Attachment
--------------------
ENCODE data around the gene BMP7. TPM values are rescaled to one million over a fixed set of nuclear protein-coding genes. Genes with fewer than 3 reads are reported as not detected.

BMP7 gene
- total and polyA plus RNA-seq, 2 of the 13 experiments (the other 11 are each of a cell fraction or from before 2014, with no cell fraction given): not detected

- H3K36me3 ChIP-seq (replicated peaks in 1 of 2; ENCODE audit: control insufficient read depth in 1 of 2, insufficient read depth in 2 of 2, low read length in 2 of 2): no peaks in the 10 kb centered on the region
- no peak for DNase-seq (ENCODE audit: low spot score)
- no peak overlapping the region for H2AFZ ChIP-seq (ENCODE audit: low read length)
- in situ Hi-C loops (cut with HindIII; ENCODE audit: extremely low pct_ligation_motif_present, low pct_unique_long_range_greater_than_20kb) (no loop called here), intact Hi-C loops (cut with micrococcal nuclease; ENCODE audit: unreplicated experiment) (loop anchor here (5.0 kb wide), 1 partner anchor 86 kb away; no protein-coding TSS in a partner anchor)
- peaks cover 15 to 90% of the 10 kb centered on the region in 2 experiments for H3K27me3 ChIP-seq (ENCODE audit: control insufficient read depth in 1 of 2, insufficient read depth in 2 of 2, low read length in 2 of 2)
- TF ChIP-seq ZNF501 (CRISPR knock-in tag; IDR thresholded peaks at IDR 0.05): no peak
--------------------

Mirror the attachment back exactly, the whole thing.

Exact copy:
ENCODE data around the gene BMP7. TPM values are rescaled to one million over a fixed set of nuclear protein-coding genes. Genes with fewer than 3 reads are reported as not detected.

BMP7 gene
- total and polyA plus RNA-seq, 2 of the 13 experiments (the other 11 are each of a cell fraction or from before 2014, with no cell fraction given): not detected

- H3K36me3 ChIP-seq (replicated peaks in 1 of 2; ENCODE audit: control insufficient read depth in 1 of 2, insufficient read depth in 2 of 2, low read length in 2 of 2): no peaks in the 10 kb centered on the region
- no peak for DNase-seq (ENCODE audit: low spot score)
- no peak overlapping the region for H2AFZ ChIP-seq (ENCODE audit: low read length)
- in situ Hi-C loops (cut with HindIII; ENCODE audit: extremely low pct_ligation_motif_present, low pct_unique_long_range_greater_than_20kb) (no loop called here), intact Hi-C loops (cut with micrococcal nuclease; ENCODE audit: unreplicated experiment) (loop anchor here (5.0 kb wide), 1 partner anchor 86 kb away; no protein-coding TSS in a partner anchor)
- peaks cover 15 to 90% of the 10 kb centered on the region in 2 experiments for H3K27me3 ChIP-seq (ENCODE audit: control insufficient read depth in 1 of 2, insufficient read depth in 2 of 2, low read length in 2 of 2)
- TF ChIP-seq ZNF501 (CRISPR knock-in tag; IDR thresholded peaks at IDR 0.05): no peak